Member Case Study: Resting Heart Rate is 45

author : AMSSM
comments : 2

Member Question

My resting HR is 45. I am asymptomatic, but my wife (R.N. who works in a cardiac cath-lab) thinks I need to get the ticker checked out. I exercise regularly, but by no means consider myself an elite athlete. Are there any other weekend warriors out there who have similar resting HR's? I am sure that there are, but she has started me worrying a bit that I may have a problem.

 

Thanks.

P.S. It has dropped to ~37 while sleeping, and was recorded on a Holter monitor.

 

Answer

Sinus bradycardia is defined as a heart rate less than 55 beats per minute. Bradycardia is commonly seen in well conditioned athletes, but other circumstances can cause a slow heart rate. Some causes include medication side effects, metabolic disturbances, heart conduction abnormalities, coronary artery disease, certain infections, and even inheritance patterns.

 

Many individuals with bradycardia remain symptom free, but some concerning symptoms include light-headedness, passing out, shortness of breath at rest or with exercise, nausea and vomiting. Bradycardia during sleep is quite common, and rates can be as low as 30 beats per minute. Asymptomatic individuals with bradycardia generally do not require treatment, but physician evaluation is advised to rule out any causes mentioned above.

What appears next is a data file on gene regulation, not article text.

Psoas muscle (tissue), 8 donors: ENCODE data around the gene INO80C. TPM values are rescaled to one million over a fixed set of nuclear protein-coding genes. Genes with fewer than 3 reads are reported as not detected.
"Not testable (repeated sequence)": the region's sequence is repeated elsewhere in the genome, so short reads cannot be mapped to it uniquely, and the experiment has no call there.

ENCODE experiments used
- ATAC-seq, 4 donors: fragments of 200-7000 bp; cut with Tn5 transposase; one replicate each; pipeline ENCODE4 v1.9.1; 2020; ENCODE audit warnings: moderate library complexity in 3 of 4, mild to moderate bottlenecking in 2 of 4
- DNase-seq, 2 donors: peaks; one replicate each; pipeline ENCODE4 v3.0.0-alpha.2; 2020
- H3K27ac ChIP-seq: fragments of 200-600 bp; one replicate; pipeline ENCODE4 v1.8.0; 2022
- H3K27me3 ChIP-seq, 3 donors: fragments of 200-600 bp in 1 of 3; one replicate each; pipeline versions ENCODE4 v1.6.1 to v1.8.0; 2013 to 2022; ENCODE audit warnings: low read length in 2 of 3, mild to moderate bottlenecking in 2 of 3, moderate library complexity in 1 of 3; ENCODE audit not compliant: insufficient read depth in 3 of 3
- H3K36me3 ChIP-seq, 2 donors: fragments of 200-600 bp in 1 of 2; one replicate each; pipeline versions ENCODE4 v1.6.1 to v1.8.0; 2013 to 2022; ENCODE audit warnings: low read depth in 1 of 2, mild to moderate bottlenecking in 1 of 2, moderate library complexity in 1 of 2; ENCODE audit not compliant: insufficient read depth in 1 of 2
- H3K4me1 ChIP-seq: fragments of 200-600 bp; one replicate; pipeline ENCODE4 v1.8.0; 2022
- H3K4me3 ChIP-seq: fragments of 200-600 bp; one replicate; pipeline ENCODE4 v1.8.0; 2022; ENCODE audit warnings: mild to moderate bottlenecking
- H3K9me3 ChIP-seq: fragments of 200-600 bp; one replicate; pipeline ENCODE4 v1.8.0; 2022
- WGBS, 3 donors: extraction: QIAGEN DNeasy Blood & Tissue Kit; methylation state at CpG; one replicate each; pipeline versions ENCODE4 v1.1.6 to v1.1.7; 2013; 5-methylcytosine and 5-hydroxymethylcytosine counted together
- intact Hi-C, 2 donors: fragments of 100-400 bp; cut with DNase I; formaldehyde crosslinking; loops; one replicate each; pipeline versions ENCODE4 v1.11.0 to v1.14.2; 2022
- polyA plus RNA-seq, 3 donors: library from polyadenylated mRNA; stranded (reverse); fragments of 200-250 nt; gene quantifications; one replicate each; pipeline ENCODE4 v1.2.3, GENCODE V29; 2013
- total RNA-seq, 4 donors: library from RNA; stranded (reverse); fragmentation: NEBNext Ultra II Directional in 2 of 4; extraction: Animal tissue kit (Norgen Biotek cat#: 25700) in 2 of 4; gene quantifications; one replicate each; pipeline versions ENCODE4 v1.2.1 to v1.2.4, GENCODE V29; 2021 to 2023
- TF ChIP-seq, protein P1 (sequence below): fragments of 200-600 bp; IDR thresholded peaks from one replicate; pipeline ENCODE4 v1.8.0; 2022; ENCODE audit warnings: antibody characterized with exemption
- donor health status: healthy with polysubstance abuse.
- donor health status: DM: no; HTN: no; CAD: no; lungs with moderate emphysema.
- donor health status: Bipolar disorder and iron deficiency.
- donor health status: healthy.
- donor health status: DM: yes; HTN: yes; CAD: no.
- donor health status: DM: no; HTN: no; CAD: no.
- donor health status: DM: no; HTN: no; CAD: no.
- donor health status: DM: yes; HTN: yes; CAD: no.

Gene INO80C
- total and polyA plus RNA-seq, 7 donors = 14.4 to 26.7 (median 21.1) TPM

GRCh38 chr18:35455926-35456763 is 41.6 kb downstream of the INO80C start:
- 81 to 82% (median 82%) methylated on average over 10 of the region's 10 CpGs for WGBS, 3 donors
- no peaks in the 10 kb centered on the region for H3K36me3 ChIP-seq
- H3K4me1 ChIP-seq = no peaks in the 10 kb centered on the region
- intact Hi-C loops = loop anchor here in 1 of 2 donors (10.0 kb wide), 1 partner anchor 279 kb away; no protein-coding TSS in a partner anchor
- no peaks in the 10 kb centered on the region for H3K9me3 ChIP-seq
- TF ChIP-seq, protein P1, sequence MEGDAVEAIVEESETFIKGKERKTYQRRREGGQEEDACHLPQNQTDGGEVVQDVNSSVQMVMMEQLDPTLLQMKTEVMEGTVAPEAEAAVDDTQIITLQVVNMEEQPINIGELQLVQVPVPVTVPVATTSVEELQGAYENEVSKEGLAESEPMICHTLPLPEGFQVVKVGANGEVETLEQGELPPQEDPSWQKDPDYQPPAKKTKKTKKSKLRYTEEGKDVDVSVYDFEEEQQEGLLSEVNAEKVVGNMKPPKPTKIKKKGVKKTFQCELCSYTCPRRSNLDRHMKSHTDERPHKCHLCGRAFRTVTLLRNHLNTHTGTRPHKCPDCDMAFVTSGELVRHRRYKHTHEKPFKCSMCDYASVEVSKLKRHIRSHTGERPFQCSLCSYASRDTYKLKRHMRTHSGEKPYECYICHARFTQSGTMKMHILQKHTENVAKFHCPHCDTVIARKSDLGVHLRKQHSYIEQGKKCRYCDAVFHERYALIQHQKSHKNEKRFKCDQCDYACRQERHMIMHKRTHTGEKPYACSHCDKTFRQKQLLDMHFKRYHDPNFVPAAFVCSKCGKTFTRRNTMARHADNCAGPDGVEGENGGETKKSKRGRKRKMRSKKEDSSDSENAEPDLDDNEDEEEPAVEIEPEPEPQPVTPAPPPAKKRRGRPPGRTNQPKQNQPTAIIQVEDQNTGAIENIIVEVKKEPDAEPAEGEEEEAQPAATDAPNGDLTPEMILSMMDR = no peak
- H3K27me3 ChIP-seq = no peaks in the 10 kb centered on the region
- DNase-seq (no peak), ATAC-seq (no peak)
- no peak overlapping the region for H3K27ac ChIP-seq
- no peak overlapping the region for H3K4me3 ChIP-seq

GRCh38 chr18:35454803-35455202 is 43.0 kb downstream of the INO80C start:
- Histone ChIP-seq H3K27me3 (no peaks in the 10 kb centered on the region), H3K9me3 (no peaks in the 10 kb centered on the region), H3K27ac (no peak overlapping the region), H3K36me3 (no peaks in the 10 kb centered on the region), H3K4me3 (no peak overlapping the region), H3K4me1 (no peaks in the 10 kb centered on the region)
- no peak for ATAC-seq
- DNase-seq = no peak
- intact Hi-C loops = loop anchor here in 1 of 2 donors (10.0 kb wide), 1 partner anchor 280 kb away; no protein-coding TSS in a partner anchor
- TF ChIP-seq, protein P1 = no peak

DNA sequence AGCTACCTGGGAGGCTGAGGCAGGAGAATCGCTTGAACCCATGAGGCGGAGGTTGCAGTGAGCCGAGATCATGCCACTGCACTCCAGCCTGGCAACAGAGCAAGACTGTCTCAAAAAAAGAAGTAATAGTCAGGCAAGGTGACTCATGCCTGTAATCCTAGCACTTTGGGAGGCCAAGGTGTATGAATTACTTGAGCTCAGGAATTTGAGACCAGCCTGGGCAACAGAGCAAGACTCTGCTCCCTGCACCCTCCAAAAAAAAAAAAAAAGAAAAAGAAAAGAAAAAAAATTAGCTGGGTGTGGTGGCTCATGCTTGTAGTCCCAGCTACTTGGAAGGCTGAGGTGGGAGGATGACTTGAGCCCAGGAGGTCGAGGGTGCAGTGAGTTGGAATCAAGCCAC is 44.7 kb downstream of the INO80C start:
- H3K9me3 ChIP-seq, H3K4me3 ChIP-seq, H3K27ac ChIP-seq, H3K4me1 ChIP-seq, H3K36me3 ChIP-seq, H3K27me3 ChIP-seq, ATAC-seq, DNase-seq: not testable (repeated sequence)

Luis E. Palacio, MD
Member AMSSM
Malden, MA

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date: December 18, 2006

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AMSSM

The American Medical Society for Sports Medicine (AMSSM) was formed in 1991 to fill a void that has existed in sports medicine from its earliest beginnings. The founders most recognized and expert sports medicine specialists realized that while there are several physician organizations which support sports medicine, there has not been a forum specific for primary care non-surgical sports medicine physicians.

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avatarAMSSM

The American Medical Society for Sports Medicine (AMSSM) was formed in 1991 to fill a void that has existed in sports medicine from its earliest beginnings. The founders most recognized and expert sports medicine specialists realized that while there are several physician organizations which support sports medicine, there has not been a forum specific for primary care non-surgical sports medicine physicians.

FIND A SPORTS MEDICINE DOCTOR

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